New Career Pathways, New Ways to Learn
In uncertain times, community can count on Pima
The COVID-19 pandemic has shaken education around the world. It has challenged Pima Community College in myriad ways. But it has not deterred us from fulfilling our mission to enhance the economic vitality of our community through learning.
Beginning in March, Pima responded deliberately and decisively to the pandemic’s rise. We retooled
courses to deliver the best possible education to our students even though our campuses were closed. Within two weeks, faculty and staff transformed nearly 2,000 formerly face-to-face classes into new innovative virtual formats.
Some 30% of our classes already are taught online and did not require major changes. Programs not lending themselves to virtual instruction, such as our top-tier Health Professions and Aviation Technology offerings, were taught in person over the summer, under stringent social distancing guidelines.
Perhaps most importantly, we helped students who needed fiscal support. Our Governing Board directed disbursement of the $9.9 million Pima received through the federal CARES Act to help students with pressing financial needs.
So much for the myth that higher education cannot react to rapid change. Like thousands of colleges and universities, Pima turned on a dime.
The lessons we learned this spring will help us improve education when fall classes start Aug. 19, so our students can embark on well-paying careers, despite an uncertain economic climate.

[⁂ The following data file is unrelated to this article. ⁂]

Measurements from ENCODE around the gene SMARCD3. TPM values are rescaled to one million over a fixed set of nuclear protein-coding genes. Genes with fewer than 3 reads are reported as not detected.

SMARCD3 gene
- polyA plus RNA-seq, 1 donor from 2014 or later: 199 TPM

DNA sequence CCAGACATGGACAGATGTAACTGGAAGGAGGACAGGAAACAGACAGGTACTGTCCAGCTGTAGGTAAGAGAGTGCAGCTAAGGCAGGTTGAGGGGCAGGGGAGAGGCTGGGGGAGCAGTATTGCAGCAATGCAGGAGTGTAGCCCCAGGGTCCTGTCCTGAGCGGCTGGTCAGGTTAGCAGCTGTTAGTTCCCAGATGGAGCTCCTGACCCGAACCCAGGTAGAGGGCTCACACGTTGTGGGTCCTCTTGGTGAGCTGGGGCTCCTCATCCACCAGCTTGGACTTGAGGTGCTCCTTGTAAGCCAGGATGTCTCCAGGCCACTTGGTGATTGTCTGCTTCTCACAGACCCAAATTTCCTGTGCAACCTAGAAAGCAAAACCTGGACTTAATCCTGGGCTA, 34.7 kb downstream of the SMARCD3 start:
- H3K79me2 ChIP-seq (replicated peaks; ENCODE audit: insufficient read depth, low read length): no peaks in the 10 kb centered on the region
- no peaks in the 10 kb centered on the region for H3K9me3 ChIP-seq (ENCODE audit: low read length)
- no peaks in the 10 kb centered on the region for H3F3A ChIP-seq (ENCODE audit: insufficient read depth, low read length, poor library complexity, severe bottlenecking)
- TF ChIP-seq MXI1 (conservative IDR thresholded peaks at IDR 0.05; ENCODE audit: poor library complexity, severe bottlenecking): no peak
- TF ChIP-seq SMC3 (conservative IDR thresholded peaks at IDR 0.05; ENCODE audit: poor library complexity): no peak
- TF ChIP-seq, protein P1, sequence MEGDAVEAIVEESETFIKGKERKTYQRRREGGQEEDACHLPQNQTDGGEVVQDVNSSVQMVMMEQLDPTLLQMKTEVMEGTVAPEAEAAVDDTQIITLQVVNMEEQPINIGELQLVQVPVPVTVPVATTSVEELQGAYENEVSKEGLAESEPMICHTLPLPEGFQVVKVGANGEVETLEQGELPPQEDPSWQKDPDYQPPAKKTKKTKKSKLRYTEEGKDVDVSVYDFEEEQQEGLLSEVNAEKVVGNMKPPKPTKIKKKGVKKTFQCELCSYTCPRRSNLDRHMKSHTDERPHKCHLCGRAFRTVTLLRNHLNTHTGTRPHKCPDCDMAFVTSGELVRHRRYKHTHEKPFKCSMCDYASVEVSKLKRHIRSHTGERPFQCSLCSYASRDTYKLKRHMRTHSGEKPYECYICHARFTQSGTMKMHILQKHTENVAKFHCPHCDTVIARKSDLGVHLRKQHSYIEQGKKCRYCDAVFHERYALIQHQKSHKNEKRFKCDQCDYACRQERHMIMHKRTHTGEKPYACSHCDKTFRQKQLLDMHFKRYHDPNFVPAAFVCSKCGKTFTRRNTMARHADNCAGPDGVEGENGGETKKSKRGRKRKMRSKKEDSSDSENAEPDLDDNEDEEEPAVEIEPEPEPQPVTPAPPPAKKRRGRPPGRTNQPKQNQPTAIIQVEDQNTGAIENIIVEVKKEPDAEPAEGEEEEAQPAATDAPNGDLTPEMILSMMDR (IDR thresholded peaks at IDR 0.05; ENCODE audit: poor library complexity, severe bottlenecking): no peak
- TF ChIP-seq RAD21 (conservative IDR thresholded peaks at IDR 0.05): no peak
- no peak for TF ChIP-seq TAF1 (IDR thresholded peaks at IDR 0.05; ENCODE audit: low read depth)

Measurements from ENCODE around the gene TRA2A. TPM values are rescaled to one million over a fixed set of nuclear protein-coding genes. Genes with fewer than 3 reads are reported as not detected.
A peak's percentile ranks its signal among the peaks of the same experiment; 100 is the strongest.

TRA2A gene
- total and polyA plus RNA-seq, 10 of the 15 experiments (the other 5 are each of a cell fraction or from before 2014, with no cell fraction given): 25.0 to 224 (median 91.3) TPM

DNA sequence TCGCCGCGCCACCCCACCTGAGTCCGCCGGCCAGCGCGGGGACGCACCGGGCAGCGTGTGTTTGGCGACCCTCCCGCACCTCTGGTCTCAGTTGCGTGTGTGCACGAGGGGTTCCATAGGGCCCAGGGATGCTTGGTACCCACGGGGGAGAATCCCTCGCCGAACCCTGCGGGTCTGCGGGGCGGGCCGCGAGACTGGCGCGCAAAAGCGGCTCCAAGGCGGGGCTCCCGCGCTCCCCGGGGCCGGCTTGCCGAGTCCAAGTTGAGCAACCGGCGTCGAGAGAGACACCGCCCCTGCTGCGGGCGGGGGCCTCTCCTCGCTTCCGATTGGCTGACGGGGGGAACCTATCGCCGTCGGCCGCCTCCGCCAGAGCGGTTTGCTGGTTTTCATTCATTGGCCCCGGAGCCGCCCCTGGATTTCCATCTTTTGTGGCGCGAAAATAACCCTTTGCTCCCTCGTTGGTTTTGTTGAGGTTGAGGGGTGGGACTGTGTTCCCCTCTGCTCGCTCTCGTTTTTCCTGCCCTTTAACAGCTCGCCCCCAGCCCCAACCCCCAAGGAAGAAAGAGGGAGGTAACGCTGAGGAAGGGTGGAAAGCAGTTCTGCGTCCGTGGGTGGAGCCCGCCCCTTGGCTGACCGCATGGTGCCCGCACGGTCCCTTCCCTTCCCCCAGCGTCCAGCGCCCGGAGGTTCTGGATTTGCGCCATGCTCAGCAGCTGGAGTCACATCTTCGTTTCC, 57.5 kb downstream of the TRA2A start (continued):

This fall we are offering more courses that require only eight weeks to complete. In response to
student expectations, we are offering courses that combine Web-based and in-person instruction.
This is in addition to a growing list of totally online degrees and certificates.
Completion of our Center of Excellence in Applied Technology at Downtown Campus is expected in early 2021. We will expand state-of-the-art training in Automotive Technology so graduates can successfully transition into the jobs of the present (think diesel and electric) and the future (think autonomous).
Other Centers of Excellence, in Information Technology/Cybersecurity and Health, are on schedule.
We are engaging with Google, Apple and other major technology companies to create short, straight-line pathways to 21st-century careers.
During the Great Depression, in 1933, President Franklin D. Roosevelt told the nation that “Our greatest primary task is to put people to work. This is no unsolvable problem if we face it wisely and courageously.” Pima Community College is taking these words to heart, and I look forward to sharing innovations in work and learning that enhance prosperity for our students and community.
Lee D. Lambert, J.D., Chancellor